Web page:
Talko 1.2 now available

IMG_5620-copie.jpg
Talko 1.2 are now in stock, both as kits and as assembled modules.

What’s new in version 1.2

– Rotary encoder for smoother Bank change
– Encoder’s button can be pressed to simulate the gate signal going HIGH and make the module speak.
– Mode selection via a 3 positions switch : Speech – Repeat – VCO
– Growling mode in VCO (turn the Bend pot fully CCW)

Talko-New-panel.png

My first patches

Beyond having it to speak and bending it in (the obvious) Speech mode, I would recommend testing the Repeat mode by feeding some rhythmic pattern into the Gate entry and particularly playing with the Gate length.

Another fun one is to set it to Bank 0, VCO mode, turn the Bend pot fully CCW for growling mode and then play with the Sound, Pitch and Speed pots.

Try also to press the rotary button while the Sound entry is being sequenced in VCO mode to hold notes on and manually alter the sequence.
Do you have a nice patch to recommend ?
Thanks in advance for sharing

Talko 1.2 is coming soon

Talko is an open source Arduino based LPC speech synthesizer. It’s firmware can be updated via the onboard USB port, using the standard Arduino IDE.

In Speech mode, the speech starts with a gate signal and complete before waiting for a new gate signal. The speech has the priority.

In Repeat mode, the speech starts and stops with the gate signal going high or low. The gate has the priority and the speech repeats while the gate is high. This mode is very useful to create crazy rhythms.

In VCO mode, the LPC engine loops while the gate is high, producing steady notes.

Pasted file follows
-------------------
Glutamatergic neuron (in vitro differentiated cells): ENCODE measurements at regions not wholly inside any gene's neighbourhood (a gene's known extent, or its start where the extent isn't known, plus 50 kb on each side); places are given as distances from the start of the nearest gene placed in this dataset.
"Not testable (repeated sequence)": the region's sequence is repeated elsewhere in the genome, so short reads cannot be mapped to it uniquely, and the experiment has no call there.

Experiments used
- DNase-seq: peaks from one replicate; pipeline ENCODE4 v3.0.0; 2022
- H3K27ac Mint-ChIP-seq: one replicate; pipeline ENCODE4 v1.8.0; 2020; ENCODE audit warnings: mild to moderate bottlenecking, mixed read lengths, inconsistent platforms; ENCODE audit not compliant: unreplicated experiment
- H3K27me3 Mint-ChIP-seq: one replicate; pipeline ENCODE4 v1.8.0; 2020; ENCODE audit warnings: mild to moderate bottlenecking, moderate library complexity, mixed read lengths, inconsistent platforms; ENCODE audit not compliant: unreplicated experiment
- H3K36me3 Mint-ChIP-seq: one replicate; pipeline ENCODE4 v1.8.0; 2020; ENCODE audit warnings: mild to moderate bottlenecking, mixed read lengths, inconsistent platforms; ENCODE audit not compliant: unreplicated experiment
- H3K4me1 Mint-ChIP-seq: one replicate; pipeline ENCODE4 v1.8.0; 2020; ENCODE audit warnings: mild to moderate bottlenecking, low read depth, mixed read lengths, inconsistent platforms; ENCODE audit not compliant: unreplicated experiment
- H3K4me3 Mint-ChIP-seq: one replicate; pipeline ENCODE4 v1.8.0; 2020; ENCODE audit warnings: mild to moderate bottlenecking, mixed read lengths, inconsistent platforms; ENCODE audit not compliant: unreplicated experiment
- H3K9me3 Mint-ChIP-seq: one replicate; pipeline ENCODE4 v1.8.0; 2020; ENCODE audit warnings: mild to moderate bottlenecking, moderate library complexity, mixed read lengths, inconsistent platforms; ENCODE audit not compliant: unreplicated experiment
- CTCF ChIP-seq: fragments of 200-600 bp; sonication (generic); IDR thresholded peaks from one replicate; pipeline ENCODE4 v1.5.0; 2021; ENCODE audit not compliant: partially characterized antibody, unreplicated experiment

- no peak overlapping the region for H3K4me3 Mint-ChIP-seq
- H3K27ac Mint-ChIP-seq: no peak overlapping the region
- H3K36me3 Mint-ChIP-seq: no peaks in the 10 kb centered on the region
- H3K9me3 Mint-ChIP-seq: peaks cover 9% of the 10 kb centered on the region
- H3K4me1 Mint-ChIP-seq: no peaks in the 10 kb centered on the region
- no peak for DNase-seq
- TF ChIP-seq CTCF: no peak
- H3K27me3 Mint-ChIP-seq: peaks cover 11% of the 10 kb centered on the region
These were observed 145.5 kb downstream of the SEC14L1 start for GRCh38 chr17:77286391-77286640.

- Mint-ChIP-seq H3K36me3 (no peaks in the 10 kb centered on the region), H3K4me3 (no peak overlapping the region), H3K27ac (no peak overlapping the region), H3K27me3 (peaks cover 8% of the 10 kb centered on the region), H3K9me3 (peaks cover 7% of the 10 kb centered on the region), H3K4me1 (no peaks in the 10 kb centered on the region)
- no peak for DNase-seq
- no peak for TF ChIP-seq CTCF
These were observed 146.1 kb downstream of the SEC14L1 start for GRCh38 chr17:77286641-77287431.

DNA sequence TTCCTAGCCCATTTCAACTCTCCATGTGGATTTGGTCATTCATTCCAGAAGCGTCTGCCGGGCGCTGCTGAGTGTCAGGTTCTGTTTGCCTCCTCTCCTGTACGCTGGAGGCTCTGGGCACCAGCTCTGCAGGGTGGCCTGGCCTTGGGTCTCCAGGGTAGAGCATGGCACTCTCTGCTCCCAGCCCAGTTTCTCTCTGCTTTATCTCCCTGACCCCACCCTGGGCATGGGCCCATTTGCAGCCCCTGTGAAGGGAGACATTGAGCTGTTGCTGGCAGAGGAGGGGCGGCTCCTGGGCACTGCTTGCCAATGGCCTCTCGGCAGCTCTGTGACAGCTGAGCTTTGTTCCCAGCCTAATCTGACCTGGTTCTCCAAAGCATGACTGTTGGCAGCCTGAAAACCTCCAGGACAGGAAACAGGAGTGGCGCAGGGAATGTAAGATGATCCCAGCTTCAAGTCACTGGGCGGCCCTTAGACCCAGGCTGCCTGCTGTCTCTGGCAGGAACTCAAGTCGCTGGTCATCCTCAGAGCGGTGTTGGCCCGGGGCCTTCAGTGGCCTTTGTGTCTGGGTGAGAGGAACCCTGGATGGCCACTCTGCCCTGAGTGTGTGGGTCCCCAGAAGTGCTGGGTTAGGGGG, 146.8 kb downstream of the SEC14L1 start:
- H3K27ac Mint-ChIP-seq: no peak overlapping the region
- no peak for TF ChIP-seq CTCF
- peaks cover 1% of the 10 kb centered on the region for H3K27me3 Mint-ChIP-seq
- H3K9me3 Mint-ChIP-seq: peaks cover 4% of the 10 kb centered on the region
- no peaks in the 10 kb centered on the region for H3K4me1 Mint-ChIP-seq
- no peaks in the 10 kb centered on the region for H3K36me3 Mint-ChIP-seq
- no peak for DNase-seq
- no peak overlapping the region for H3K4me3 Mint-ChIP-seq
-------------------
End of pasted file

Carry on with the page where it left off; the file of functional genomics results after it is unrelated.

The VCO mode can also produce sounds using white noise instead of tones, making strange throat like sounds.

The sound synthesis can be is driven via CV signals or knobs to choose sounds and alter pitch, speed & bending.

Talko1.2

flyer1.2.pdf

LPC encoding for the Arduino’s Talkie library

Adding new sounds or vocabulary for the Talkie library is not straightforward and I needed a checklist to smoothen the process.
Here are the main steps :

Recording audio with Audacity

  • The recording has to be made at 8 kHz with 16-bit depth
  • Export to Wav signed 16-bit PCM(note that you can also use Audacity to re-sample the audio to 8000 kHz via the [track/re-sample] menu)

Converting sounds using SoX

Alternatively, you can also convert various audio format to 16 bits 8 kHz with SoX, using the following command:

sox audiodump.wav -r8000 -b16 audio-8k.wav

Coding with QBOX pro

QboxPro was made to code sounds for the venerable TMS5220 chip that Talkie library is emulating.

It runs only on an ancient system like Window XP or older

Note: it seems that QBOX doesn’t like when the audio starts immediately. In that case the compressed audio is totally inaudible, so adding a little pause before the sound starts helps a lot

Installation

Get the software here : ftp://ftp.whtech.com/pc%20utilities/qboxpro.zip

Don’t forget to install QBOX at the root of the disk : c:\QBOX and to move the QBOXPRO.ini file to c:\WINDOWS

Coding

The process of coding has already been described in detail here : http://furrtek.free.fr/index.php?a=speakandspell&ss=9&i=2

The process goes like this:

  • Create a new project using the following project parameters : Byte / 8 Khz / 5220 coding table
  • Goto Project and add the audio file
  • Choose process using : medium bit rate and pressing OK
  • Edit concatenation : insert concatenation after by adding a name; then insert phrase and press ok
  • Format it by choosing the first line in the format menu : LPC 10V, 4UV

Arduino code

Recuperate the .bin file that Qboxpro has generated This file contains the LPC stream and need to be translated into C++

I use this small Python script to convert the .bin

Simply paste the script’s outputs at their respective places into the Arduino code and upload

Here is an example I generated with the Mac’s say command (note the 0.3-second silent before the speech starts)[edit : it’s fine with 0.1 too]

say -v"Yannick" "[[slnc 300]] Wir sind die Roboter" -r 100 -o roboter.wave